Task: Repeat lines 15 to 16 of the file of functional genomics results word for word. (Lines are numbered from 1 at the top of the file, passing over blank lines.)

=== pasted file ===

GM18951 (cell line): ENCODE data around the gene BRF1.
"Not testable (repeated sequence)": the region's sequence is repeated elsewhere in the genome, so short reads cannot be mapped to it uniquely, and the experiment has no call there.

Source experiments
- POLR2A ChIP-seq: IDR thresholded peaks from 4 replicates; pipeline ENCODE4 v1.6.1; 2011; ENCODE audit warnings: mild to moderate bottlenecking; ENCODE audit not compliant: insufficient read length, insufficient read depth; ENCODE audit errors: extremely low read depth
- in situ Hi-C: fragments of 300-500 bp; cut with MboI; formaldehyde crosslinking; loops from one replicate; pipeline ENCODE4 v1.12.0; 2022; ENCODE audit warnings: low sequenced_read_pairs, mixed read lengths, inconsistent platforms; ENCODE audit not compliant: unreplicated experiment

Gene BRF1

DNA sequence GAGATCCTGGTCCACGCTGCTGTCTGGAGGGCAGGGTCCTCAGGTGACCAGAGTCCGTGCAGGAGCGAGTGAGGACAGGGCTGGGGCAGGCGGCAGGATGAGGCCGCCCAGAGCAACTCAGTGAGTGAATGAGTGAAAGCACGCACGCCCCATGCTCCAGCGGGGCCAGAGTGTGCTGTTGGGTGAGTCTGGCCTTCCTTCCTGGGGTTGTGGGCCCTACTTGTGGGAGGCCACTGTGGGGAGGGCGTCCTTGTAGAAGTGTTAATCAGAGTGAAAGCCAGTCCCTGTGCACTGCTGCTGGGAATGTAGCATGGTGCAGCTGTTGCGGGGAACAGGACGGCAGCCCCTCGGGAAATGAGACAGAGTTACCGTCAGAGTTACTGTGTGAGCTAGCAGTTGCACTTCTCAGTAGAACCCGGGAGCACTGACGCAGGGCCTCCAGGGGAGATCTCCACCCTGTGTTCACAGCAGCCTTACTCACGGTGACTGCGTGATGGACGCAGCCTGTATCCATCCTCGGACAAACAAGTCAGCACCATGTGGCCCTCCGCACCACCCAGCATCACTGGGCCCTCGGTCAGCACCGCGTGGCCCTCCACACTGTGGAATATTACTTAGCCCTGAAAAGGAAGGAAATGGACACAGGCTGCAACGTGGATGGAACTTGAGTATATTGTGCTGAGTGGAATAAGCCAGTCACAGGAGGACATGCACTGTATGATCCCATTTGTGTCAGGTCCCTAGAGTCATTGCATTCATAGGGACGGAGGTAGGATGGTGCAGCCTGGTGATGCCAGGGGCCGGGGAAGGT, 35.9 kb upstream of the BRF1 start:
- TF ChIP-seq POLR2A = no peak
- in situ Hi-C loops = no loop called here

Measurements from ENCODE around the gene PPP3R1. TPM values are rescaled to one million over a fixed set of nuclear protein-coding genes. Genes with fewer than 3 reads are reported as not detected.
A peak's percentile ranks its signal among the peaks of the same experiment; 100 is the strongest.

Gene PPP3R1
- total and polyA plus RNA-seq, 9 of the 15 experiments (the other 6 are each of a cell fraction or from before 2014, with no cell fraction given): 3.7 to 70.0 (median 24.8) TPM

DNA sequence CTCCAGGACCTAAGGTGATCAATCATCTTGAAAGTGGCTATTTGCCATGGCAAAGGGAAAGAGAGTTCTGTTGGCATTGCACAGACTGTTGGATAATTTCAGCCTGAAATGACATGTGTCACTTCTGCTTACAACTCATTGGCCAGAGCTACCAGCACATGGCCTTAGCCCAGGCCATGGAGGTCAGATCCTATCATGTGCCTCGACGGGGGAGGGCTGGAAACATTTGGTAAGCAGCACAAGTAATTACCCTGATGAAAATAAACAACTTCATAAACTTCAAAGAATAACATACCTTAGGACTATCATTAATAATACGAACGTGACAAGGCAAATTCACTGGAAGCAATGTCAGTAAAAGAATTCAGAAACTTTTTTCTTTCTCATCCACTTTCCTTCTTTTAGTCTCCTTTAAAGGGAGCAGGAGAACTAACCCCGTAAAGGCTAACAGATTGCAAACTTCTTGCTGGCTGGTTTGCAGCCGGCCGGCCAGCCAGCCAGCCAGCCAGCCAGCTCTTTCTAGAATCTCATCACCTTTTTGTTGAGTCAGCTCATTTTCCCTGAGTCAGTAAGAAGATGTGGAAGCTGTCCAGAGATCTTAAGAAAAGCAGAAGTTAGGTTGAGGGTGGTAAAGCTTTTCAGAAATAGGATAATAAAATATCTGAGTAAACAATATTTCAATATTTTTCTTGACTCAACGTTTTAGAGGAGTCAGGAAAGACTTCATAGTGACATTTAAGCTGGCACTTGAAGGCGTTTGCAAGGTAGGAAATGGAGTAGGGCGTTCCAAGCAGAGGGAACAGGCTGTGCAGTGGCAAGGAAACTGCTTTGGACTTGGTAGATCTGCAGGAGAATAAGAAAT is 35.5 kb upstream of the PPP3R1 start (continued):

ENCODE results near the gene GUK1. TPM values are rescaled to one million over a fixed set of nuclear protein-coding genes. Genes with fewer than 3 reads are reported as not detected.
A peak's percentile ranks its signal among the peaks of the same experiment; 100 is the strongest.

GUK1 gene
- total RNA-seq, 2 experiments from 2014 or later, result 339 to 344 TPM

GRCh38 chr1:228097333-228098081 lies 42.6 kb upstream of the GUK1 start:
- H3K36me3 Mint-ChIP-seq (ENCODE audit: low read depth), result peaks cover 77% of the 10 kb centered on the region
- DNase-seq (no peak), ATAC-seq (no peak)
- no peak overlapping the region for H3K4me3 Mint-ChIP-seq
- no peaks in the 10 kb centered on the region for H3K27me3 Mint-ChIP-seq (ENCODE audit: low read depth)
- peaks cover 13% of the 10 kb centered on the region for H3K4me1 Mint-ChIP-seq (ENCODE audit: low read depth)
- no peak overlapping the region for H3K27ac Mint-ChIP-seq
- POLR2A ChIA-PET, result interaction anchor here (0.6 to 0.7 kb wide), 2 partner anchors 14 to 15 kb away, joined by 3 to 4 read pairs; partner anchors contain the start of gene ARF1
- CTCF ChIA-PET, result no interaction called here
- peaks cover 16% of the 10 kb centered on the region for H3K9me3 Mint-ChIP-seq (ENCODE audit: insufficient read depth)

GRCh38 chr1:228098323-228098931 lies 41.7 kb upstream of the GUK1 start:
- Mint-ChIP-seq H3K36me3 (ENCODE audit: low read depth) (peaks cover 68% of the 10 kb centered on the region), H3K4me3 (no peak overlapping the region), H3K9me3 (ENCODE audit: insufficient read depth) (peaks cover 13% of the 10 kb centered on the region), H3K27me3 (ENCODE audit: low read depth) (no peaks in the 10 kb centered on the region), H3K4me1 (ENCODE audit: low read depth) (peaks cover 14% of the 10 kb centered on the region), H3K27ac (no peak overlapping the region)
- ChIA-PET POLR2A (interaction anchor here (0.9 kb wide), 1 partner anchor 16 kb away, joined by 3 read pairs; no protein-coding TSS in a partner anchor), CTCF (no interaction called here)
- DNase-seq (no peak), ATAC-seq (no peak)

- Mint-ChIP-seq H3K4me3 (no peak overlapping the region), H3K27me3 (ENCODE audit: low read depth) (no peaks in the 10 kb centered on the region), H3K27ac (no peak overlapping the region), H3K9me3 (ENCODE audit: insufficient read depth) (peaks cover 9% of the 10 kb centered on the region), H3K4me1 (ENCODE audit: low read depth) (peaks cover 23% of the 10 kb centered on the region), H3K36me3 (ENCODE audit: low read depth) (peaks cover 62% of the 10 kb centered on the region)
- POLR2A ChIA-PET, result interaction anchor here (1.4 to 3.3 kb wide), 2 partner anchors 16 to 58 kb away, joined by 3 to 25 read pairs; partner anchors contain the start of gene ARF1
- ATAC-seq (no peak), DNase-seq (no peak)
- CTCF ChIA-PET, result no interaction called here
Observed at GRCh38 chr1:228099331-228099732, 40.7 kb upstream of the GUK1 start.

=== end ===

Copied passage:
ENCODE results near the gene GUK1. TPM values are rescaled to one million over a fixed set of nuclear protein-coding genes. Genes with fewer than 3 reads are reported as not detected.
A peak's percentile ranks its signal among the peaks of the same experiment; 100 is the strongest.